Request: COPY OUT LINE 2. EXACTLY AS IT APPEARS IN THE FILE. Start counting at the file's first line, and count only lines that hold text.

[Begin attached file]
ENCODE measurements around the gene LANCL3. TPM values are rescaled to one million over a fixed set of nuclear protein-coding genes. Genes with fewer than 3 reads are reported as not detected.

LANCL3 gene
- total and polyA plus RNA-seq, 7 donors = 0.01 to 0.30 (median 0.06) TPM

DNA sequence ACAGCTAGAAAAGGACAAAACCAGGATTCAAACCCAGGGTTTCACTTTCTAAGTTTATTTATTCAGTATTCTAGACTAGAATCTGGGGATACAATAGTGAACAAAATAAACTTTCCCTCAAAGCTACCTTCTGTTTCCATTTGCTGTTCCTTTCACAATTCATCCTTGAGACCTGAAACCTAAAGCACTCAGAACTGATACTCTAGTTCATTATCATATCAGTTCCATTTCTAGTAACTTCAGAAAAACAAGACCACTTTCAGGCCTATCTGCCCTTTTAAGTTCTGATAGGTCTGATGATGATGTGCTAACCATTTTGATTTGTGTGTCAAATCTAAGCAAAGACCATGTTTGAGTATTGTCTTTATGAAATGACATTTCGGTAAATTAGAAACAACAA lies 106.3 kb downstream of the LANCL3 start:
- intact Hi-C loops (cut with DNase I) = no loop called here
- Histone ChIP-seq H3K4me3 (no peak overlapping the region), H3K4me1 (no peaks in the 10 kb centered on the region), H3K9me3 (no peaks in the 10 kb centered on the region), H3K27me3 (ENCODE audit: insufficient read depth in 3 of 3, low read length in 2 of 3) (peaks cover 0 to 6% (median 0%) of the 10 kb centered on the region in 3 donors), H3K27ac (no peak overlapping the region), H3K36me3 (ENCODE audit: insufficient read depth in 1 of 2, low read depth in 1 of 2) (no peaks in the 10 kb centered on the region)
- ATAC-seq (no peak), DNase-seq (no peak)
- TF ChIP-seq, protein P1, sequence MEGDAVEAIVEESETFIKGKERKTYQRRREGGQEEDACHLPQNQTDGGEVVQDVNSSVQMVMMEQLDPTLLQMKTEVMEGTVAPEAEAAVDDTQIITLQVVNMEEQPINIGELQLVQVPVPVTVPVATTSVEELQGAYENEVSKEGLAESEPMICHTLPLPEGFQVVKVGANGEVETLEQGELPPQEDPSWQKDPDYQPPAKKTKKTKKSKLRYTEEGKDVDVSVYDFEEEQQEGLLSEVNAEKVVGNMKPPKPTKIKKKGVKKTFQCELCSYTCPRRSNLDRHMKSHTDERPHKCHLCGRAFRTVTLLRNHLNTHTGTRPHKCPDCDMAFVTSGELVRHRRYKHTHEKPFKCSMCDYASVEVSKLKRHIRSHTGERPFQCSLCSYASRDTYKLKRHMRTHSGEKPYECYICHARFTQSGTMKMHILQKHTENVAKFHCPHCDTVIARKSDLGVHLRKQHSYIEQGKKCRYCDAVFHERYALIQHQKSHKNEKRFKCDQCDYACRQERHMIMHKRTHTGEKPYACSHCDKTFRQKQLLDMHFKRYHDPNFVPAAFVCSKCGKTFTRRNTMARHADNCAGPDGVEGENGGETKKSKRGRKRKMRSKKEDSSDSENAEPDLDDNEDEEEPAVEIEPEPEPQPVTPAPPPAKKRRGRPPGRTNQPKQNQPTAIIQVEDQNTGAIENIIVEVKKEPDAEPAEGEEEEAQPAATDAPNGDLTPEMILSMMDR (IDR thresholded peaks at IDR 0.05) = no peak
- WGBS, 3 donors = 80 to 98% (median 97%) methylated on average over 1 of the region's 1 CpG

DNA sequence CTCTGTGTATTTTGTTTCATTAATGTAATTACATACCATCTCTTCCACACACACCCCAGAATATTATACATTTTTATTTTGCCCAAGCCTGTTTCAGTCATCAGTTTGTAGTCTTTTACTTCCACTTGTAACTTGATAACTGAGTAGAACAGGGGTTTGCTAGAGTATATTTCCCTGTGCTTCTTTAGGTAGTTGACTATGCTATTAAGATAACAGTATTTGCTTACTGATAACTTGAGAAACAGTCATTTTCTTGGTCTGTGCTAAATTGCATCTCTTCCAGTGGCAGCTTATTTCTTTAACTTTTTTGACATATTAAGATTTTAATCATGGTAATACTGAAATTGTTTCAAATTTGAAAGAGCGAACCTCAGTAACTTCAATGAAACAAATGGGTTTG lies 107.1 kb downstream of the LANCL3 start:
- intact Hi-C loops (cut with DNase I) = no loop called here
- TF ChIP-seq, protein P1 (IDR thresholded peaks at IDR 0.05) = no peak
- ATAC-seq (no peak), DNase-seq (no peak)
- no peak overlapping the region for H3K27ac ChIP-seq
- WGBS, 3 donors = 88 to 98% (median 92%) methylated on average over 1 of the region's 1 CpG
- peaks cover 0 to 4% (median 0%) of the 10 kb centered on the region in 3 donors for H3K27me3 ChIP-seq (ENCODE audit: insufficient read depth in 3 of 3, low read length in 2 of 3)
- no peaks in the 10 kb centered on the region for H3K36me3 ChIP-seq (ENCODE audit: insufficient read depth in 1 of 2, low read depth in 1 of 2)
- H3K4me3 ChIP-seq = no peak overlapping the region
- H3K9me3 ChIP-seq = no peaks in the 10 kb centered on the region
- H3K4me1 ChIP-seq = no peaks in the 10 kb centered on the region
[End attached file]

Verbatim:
LANCL3 gene